Jamaica Medical Outreach Diary: Part 3

June 16, 2011

My two youngest patients of the day kind of rolled up on me like they had a secret. And very little time to relay their message. They looked like little mafia messengers, standing right inside the boundaries of my comfort zone and looking dead into my eyes to make sure I was paying attention to what they had to say. The two little girls first pointed at their stomachs, indicating some sort of pain or digestive distress. Before I had a chance to write down their first symptom, the little one pointed to her head. I thought it was so sad that she had so many issues at one time but I thought nothing of it until the other one pointed to her leg, showing me some barely visible but apparently painful gash in her tender knee. They were mumbling in patois so I couldn’t pick up everything they said but something was starting to seem odd about their litany of ailments. Our nurse, Mrs. Keen, must have seen the perplexed look on my face so she took me aside to explain this disease that she apparently had years of experience diagnosing. She told me that nothing was wrong with the children. I peeked out at them from the back room where we were standing and they looked worried, as if they knew their mafia code had been cracked.

“But Mrs. Keen, I think they have some sort of gastrointestinal issue because they said”
“They are fine,” she interrupted, “They are telling you things are wrong with them so that they will have medicine when they need it. Their mother probably sent them here to collect for the family.”

After a few seconds of watching the children from afar, I picked my heart up off the floor and walked back over to my clever little friends. Despite my devastation at their situation, I gave them the biggest smile I could muster up and with permission from Mrs. Keen, gathered as many samples of over-the-counter medication I could give them. They happily took the bags and I hugged them goodbye, looked directly into their gorgeous little brown eyes and said “You guys take care of yourselves, okay?” ending my sentence with a wink, letting them know their secret was safe with me. They smiled and ran off with their bag of loot and I prayed that it would last until the next mission arrived.

But can you imagine that? Having to hoard medicine? Or sending your kids to lie to doctors so that when something actually is wrong with them you can help them? Here in America we are fortunate in ways we don’t even realize and raise all kinds of hell about a healthcare system that allows us to go to the emergency room for anything we feel like calling an emergency. The patients I saw that day never once complained. I had a man whose blood pressure was so high I had to have a doctor re-test it for me because I couldn’t believe it.Β  But his massive heart was so filled with pride at the young Black student that had come all the way to treat his condition he couldn’t help but smile. There was a woman with sky high blood sugar whose feet were so swollen I was amazed at the fact that she was able to walk up the rocky mountain road to our clinic. But when I asked the customary first question in triage, “How are you feeling today?” she said “Me alright”.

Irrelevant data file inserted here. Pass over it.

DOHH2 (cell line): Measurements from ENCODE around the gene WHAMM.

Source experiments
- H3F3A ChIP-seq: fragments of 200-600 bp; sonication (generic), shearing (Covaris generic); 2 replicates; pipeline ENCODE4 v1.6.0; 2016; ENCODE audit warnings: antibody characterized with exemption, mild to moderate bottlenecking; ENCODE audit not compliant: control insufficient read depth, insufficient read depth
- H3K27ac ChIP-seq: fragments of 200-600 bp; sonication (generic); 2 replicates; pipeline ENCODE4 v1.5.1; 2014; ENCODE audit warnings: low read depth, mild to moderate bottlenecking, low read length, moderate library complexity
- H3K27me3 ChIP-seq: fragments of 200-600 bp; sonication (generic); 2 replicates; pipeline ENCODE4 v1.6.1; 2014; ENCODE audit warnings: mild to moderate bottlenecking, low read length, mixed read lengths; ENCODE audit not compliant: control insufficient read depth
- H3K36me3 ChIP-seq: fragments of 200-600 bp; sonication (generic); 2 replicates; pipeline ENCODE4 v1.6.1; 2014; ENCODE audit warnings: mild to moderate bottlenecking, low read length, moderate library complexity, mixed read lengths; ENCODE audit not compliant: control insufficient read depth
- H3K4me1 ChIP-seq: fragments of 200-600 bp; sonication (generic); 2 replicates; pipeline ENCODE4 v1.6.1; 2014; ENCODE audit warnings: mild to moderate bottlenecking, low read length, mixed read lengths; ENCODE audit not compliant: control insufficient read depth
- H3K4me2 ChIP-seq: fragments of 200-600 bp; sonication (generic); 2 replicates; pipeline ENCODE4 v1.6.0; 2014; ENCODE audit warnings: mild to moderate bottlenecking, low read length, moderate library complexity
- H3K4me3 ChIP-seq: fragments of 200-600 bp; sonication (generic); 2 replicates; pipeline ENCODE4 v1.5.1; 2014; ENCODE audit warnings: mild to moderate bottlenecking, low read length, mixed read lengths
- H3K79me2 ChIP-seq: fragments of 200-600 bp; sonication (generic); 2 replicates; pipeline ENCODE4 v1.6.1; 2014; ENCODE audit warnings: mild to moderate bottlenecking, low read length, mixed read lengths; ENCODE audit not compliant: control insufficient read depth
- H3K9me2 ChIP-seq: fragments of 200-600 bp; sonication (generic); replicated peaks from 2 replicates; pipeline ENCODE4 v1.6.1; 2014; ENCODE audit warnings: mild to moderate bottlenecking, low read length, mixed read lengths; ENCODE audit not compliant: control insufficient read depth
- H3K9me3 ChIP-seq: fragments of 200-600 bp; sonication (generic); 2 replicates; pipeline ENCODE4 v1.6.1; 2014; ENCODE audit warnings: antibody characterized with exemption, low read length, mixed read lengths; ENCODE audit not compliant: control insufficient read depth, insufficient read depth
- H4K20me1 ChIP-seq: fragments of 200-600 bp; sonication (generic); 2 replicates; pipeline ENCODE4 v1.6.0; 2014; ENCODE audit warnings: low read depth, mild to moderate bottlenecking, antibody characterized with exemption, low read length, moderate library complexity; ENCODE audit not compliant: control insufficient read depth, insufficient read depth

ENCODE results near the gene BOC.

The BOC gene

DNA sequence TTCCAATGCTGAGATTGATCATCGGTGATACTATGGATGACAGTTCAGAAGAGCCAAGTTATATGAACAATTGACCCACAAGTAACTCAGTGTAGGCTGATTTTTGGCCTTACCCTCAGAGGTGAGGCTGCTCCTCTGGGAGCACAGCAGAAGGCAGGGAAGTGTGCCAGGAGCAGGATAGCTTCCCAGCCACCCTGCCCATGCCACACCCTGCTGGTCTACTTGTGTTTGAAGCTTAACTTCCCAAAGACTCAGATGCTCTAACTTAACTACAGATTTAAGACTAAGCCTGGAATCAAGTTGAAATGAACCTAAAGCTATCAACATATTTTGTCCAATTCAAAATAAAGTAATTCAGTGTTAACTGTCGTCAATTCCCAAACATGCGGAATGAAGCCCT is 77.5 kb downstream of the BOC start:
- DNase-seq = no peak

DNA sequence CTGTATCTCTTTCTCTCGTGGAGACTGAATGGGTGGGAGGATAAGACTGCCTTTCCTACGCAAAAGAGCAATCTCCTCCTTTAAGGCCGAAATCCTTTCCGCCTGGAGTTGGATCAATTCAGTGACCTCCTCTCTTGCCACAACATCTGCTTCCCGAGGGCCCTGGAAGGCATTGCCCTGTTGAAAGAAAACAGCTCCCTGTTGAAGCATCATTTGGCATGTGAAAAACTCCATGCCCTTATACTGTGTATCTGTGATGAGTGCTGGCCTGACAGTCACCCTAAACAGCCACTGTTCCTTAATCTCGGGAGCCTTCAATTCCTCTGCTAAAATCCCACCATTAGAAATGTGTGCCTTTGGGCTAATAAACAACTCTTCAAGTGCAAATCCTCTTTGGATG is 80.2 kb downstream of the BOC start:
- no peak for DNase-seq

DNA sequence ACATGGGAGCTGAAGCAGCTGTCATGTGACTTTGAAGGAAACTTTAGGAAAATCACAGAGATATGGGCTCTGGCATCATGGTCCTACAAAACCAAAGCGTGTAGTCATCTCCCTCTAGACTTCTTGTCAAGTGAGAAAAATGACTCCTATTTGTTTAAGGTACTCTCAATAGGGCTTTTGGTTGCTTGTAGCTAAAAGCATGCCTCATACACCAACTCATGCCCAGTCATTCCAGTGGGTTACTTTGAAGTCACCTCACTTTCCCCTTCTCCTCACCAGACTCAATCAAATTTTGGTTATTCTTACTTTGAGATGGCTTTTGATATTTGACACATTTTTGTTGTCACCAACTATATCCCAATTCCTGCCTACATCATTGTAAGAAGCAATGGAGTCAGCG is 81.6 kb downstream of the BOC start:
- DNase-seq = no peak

Me alright? No! You are not alright! You could go into a diabetic coma at any given second, ma’am and you need insulin, like right now. I was simultaneously amazed and frustrated at the ability of the Jamaican citizens to withstand pain, and even more impressed with their calm attitudes about their health problems. Here in America we leave work with a headache or menstrual cramps. Yet in some countries there are people walking around with migraines and pregnancy contractions that are 10 times as bad as any pain we would allow ourselves to feel before heading to CVS for immediate relief.

America is a prosperous land of milk and honey where we have access to so many luxuries. From pain relievers and cough syrup to heart medication and diabetic supplies, we have an abundance of medical care at our fingertips. However, we can do so much more to help people who are less fortunate than we are. My goal in writing about my experience in Jamaica is to encourage people to either participate in these types of outreach programs or support them. You don’t have to be a doctor or nurse. If you know a pharmaceutical rep, ask them for medication samples to donate. If you know a doctor in private practice, ask for a donation of stethescopes, blood pressure machines, and diabetic testing kits. And most importantly, if you know of a student interested in medicine, encourage them to apply for a program where they can heal the wounds of people who need it most. That student could eventually become the type of doctor like Dr. Keen who leads these types of missions that are so desperately needed and change more lives than they could ever imagine.

For more information on the International Medical Outreach program please visit their website or contact Stephanie UreΓ±a. Click here for more options on medical missions around the country.

Click here to see more photos from the trip

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